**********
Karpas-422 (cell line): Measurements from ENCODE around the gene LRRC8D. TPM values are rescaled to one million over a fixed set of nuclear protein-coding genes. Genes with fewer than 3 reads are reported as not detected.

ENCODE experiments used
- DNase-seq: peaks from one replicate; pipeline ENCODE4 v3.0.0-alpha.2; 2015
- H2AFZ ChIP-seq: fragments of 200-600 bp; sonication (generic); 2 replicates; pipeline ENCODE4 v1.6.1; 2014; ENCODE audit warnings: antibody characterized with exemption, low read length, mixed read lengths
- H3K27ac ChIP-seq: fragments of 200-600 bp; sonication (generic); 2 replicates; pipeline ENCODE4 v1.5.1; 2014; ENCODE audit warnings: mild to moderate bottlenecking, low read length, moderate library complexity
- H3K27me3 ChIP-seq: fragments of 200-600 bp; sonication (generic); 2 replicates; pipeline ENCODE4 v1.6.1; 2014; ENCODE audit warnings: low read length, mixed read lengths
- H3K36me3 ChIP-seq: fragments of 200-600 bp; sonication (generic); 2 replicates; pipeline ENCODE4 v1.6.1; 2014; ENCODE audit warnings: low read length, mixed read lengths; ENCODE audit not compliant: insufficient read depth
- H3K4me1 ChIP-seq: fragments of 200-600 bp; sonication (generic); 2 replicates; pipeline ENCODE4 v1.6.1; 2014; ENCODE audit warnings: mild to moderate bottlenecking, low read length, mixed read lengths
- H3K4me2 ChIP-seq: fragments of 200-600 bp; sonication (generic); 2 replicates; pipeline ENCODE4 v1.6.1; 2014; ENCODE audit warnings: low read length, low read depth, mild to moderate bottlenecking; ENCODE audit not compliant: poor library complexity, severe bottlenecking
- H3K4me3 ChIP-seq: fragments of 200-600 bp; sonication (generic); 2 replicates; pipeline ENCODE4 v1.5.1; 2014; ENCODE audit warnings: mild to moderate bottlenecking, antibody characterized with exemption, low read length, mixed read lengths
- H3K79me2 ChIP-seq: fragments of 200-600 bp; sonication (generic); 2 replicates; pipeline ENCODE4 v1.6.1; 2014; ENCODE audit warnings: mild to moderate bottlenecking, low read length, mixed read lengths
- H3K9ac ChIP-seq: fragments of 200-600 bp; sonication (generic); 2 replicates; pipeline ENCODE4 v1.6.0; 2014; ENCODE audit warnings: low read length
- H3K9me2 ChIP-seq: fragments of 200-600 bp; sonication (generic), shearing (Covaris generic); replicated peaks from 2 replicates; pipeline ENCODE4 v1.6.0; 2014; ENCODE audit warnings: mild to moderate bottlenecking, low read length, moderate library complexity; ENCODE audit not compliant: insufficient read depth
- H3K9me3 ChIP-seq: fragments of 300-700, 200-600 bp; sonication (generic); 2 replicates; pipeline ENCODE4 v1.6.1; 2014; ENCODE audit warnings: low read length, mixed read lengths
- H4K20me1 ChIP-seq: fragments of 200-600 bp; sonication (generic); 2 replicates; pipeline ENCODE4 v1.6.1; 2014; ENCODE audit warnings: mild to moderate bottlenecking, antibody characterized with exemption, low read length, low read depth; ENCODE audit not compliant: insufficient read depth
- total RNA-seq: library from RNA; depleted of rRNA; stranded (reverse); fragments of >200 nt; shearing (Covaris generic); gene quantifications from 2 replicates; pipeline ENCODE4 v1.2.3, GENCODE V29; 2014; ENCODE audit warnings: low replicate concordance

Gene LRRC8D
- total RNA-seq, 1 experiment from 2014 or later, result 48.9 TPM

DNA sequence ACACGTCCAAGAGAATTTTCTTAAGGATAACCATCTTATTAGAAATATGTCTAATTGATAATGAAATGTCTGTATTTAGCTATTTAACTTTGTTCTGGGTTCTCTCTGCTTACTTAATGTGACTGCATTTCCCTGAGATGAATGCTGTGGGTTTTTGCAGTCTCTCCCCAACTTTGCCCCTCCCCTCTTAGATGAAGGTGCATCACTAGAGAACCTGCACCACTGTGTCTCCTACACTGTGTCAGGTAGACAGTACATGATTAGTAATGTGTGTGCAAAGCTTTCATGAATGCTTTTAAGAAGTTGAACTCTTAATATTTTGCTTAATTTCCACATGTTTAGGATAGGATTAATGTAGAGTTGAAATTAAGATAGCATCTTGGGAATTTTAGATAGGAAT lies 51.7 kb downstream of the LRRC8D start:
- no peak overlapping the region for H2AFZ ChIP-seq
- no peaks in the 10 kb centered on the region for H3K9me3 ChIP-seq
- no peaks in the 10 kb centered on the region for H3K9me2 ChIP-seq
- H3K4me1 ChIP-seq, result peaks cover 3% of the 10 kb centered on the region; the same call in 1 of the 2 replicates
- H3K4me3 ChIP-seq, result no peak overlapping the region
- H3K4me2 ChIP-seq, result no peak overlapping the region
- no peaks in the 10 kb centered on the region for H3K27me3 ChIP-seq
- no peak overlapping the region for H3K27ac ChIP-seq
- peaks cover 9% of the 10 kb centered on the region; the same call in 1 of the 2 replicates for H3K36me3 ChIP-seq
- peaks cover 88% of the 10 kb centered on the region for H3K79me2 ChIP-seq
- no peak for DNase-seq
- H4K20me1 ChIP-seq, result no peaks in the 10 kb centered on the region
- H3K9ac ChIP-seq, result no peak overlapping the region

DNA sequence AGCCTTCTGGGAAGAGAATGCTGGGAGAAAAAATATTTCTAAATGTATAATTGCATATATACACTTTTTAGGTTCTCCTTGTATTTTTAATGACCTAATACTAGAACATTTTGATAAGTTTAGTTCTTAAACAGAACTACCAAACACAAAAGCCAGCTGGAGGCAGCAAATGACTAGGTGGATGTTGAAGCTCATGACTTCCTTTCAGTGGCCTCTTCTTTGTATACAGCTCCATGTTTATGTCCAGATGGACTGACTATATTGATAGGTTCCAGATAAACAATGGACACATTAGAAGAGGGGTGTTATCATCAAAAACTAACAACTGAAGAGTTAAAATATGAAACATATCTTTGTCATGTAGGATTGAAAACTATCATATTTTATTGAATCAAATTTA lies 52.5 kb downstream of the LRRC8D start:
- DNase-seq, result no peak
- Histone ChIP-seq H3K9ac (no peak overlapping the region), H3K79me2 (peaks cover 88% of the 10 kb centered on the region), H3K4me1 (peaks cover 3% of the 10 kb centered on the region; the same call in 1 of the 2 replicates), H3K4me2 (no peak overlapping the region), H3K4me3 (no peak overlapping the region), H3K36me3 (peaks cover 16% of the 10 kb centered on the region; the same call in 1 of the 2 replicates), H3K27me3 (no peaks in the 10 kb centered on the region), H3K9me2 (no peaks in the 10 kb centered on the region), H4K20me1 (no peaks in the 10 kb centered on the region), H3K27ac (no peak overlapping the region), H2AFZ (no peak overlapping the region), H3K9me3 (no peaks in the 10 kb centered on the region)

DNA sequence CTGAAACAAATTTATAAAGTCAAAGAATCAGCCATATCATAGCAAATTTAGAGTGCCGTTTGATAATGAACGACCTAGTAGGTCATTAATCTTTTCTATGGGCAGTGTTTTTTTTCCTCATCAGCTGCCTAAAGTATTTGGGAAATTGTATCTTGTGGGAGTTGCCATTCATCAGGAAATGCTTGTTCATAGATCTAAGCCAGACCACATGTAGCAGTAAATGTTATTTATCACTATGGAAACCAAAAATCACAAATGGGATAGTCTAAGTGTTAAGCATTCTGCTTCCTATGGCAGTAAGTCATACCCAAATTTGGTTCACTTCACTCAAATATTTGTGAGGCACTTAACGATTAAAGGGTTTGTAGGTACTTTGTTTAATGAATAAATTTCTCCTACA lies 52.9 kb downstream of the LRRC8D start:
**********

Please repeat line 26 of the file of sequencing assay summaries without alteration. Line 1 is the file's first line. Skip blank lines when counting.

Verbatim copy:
- no peaks in the 10 kb centered on the region for H3K27me3 ChIP-seq